The most common way of doing things now is to build in levels. So the first floor/story is framed in, then, if there are additional levels or stories, they’re built on top of the first, with the roof being last.

After the home is framed, next comes the sheathing. This is typically made of 3/4” OSB board (basically glued wood wafers). After the sheathing comes the rest of the roofing and the house wrap, and then comes the siding or stucco or brick what have you.

Now, we’re not trying to instruct anyone on how to build a house. That’s not the point or the purpose here. The point is to just give a very general overview.

Why fires love wood frame construction

There’s going to be some argument on what comes first here, so we’re not going to say that x is the number one reason why fires can dominate a wood built home in minutes. Rather, what we’re going to give are reasons why fires thrive in wood built homes—aside from the obvious—the home is made from wood.

It’s nearly impossible to make a wood house airtight. And what does a fire need in order to survive? Cold air intake (cold here is a relative term!). In fact, it’s estimated that air in your wood-framed house recirculates every twenty minutes. That’s pretty substantial (we’re not even talking about the heating or cooling bill, but suddenly it probably makes sense why these can be so high!). What that means is that your fire can breathe really well. And what happens when there’s a draft and an open flame near it? The fire actually sucks the air from that draft faster than what it normally is. And because it’s sucking, and the air is so much cooler than the fire, it makes a flame that moves fast. Well, that’s not what we want to see when it comes to our homes. We want to be safe.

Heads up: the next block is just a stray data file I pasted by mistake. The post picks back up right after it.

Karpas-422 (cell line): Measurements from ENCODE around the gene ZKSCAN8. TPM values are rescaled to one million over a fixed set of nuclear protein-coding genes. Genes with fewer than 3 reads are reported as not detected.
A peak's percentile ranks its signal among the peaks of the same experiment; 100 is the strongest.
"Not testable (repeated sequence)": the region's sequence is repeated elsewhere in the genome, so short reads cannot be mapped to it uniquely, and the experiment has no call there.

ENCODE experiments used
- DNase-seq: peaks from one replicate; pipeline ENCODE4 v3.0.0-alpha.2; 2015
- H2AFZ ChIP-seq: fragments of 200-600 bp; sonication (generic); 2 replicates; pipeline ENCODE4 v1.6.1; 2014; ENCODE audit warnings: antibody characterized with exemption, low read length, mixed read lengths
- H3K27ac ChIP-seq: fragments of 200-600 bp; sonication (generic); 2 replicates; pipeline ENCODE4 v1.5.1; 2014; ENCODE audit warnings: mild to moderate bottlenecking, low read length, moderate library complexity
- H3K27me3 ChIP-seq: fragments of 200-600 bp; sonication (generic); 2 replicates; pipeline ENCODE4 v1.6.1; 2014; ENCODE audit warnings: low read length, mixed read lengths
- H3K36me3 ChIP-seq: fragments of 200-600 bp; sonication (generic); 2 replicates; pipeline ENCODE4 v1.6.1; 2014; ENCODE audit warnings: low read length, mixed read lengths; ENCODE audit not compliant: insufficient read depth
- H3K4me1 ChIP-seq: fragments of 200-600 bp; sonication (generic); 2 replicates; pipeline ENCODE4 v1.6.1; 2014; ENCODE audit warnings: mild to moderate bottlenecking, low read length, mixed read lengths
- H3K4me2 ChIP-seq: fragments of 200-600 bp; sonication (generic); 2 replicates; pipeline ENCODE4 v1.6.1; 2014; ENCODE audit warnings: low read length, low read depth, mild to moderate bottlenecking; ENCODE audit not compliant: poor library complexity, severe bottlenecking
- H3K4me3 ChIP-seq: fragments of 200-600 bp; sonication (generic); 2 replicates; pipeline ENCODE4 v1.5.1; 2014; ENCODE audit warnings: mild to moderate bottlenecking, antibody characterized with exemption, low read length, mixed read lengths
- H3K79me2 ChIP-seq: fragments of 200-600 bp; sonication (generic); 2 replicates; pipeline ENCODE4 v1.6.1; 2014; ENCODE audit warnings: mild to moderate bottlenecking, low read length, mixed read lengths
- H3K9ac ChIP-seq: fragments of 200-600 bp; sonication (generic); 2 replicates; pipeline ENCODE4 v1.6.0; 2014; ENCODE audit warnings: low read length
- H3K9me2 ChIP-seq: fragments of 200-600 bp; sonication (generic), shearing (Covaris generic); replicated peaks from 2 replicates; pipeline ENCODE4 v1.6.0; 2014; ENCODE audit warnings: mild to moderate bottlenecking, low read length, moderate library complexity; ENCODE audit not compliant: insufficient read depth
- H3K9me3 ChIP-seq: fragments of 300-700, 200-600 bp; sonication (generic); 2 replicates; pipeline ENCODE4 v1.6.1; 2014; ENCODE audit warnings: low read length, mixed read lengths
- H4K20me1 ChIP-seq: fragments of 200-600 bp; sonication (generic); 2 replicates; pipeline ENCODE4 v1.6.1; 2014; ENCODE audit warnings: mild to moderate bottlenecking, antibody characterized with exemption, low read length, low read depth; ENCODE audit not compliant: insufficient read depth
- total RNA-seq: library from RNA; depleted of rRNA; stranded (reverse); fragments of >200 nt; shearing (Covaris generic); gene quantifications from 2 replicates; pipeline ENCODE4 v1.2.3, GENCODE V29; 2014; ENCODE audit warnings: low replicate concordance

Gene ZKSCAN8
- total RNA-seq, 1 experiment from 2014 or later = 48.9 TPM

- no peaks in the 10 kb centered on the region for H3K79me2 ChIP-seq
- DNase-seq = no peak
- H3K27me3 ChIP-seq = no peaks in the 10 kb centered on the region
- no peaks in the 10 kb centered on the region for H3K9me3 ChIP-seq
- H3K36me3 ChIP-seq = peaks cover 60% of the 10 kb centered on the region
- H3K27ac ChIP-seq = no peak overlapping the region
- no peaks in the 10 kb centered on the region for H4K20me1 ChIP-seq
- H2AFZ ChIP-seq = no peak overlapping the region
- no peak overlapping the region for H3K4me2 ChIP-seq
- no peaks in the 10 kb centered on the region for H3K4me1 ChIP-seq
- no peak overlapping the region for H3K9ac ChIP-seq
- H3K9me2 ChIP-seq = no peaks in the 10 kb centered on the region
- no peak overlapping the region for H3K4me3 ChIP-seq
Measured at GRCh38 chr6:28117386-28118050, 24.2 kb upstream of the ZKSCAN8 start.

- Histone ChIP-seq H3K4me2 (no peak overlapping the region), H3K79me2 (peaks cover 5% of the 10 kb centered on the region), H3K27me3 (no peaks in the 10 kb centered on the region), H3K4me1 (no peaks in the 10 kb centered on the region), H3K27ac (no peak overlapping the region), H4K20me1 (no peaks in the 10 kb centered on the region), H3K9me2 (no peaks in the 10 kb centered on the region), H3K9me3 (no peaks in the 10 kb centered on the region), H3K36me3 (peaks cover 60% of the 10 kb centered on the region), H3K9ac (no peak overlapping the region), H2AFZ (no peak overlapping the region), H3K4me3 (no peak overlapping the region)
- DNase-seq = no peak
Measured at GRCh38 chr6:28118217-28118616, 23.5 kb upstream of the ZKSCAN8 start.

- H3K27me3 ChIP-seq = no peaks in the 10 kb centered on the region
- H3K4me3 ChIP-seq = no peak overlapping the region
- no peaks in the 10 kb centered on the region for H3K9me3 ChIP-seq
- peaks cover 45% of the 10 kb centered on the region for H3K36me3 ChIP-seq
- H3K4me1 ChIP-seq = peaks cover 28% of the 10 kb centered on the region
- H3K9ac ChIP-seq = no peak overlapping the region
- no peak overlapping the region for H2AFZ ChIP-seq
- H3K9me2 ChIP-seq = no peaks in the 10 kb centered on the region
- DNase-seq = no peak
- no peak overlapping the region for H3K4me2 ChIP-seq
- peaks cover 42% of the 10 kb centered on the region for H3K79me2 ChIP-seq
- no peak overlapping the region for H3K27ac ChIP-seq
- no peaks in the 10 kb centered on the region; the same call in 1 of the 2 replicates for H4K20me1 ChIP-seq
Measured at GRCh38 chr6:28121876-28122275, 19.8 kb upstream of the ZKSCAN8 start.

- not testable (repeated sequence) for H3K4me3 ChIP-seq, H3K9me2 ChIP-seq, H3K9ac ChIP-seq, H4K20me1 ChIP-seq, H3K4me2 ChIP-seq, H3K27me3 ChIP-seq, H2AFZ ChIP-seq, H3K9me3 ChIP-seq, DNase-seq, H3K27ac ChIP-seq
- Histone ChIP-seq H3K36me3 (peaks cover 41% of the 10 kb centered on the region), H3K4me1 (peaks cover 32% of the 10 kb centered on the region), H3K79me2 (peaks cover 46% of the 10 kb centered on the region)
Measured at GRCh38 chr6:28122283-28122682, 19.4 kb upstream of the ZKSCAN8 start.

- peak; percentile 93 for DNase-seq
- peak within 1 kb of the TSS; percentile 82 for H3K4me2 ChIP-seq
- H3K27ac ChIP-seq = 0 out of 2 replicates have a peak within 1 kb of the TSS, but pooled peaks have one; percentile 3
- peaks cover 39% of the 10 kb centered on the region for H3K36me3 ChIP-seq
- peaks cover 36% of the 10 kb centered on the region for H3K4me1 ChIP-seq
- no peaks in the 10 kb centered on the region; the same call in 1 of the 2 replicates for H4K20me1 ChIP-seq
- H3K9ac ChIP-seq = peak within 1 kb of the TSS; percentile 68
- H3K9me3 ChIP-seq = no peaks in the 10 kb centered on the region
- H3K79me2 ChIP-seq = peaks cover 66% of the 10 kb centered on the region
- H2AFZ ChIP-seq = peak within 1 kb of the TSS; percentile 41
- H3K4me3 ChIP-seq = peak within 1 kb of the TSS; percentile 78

The next point is the walls themselves. Just about every interior wall these days is sheathed with drywall. If you’re not familiar with what it’s made of, drywall comes from compressed gypsum powder, covered in thick paper. It’s fast to put up (well, if you’re good!), and if you’ve got a good drywall guy, the walls are nice and smooth. If you want fire-rated drywall, it’s typically 5/8” thick and has glass fibers added to the gypsum. But it’s a relative thing. Problem is, the paint and paper on the outside of the drywall—once that catches fire, it spreads fast. The gypsum crumbles, and then typically there’s batt insulation (if it’s an exterior wall) that has more super flammable paper. Also, there’s your carpet, floor, furniture, electrical wires, drapes, trim—all sorts of flammable things, that once caught of fire, can be enough to keep a fire going long enough to open up a wall.

Once that wall is opened up—it’s a straight air shaft for a fire.